Victims of Sex Trafficking Are Often Branded With Tattoos
By: Charmaine Santos
Most pimps in America brand their victims with tattoos as a permanent reminder that they are property and that they will forever be tied together. However, these tattoos are permanent scars often reminding them of the physical and emotional abuse they have to endure. Police can now recognize certain tattoos that differentiate victims of the slave trade. Common ones that police regularly see are the pimp's initials or name with a crown above, dollar signs, and bags of money. Many women will have a name tattooed in various places all over the body – down the arm, on the neck, and even above the groin. Some are even branded with a unique bar code.
This sad but frequent practice caused a survivor of sex trafficking, Jennifer Kempton, to start Survivor's Ink. This organization holds fundraisers that help sex-trafficking survivors remove or cover up their tattoos. Kempton covered up four tattoos that she was forced to have. She says, 'It very much so is a psychological form of bondage.” Kempton was raped at the age of 12 by her brother’s friend in Columbus, Ohio. She was then pimped and abused by 'Salem', a man who she believed would protect her. For the next five years she endured multiple attacks and rapes. She also got branded several times, being forced to get 'Property of Salem' above her groin, 'King Munch' (the name of the gang) on her neck, as well as other men who left their names on her back and arms.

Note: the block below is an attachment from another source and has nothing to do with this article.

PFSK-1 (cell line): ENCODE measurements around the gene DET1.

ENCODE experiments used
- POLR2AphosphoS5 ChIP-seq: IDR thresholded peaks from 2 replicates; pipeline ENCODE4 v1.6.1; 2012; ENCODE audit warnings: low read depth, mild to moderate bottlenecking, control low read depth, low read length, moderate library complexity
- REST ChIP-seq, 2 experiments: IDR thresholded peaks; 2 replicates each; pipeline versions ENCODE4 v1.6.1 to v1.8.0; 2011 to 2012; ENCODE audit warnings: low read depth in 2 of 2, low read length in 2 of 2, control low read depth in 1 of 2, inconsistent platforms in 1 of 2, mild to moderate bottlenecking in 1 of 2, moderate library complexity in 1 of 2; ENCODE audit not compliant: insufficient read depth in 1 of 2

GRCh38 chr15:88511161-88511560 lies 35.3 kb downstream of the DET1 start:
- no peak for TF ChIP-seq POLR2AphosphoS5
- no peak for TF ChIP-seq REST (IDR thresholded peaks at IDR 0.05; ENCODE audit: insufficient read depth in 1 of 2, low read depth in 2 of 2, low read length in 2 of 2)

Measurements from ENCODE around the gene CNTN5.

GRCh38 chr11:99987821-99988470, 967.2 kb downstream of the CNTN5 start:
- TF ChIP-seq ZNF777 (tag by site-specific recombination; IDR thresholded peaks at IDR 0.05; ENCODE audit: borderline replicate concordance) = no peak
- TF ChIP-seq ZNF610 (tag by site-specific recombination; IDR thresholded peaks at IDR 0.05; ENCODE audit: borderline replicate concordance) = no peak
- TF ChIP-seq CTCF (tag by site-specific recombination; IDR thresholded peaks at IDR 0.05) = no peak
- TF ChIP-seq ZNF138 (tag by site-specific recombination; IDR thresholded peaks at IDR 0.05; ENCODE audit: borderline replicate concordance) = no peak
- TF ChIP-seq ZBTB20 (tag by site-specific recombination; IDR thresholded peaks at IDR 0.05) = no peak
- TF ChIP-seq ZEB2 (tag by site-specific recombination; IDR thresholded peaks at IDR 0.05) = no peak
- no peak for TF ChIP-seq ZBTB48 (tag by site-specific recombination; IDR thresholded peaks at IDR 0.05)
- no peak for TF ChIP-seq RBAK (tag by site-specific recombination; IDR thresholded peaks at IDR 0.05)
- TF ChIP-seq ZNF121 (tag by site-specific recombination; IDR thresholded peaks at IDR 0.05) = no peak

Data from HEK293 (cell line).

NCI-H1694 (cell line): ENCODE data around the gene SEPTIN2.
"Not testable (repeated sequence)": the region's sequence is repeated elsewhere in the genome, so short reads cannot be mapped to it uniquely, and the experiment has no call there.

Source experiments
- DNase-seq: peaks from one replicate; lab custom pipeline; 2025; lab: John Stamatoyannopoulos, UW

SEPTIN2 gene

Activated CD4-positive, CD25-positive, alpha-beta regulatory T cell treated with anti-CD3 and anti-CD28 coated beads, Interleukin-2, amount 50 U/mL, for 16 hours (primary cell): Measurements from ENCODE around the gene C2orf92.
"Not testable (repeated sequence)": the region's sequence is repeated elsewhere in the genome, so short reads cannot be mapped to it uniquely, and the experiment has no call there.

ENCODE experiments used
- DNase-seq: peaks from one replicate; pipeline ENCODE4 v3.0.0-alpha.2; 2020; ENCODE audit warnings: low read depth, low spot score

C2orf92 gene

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Kempton managed to escape after two failed attempts of trying to hang herself. When the rope broke, she took it as a sign to leave. Her body is now covered with flowers, drawings, and scriptures. 'It was so liberating to take his name off of my body and have what I want there,' she said. 'The love I had been seeking my whole life, I got it with that tattoo.'
Charmaine Santos is a junior at the University of San Francisco pursuing a Bachelors of Science in Biology as well as minors in Chemistry and Health Studies. She volunteers alongside UCSF medical students at a student-run homeless clinic in San Francisco and is also an active volunteer with Operation Access. Charmaine is also a Social Media Assistant at Cancer InCytes Magazine.
De Graaf, Mia. (2015, Sept. 7). “The return of slave-branding: Modern-day sex traffickers are bringing back vile practice as girls tell how they are forced to get a tattoo of their pimp's name or insignia to mark them out as his 'property'.” Retrieved September 13, 2015 from http://www.dailymail.co.uk/news/article-3224738/Modern-day-sex-traffickers-bringing-branding-used-slaves-having-names-insignia-tattooed-victims-mark-property.html
Photo Credit: http://www.cnn.com/2015/09/02/us/human-trafficking-branding-survivors-ink/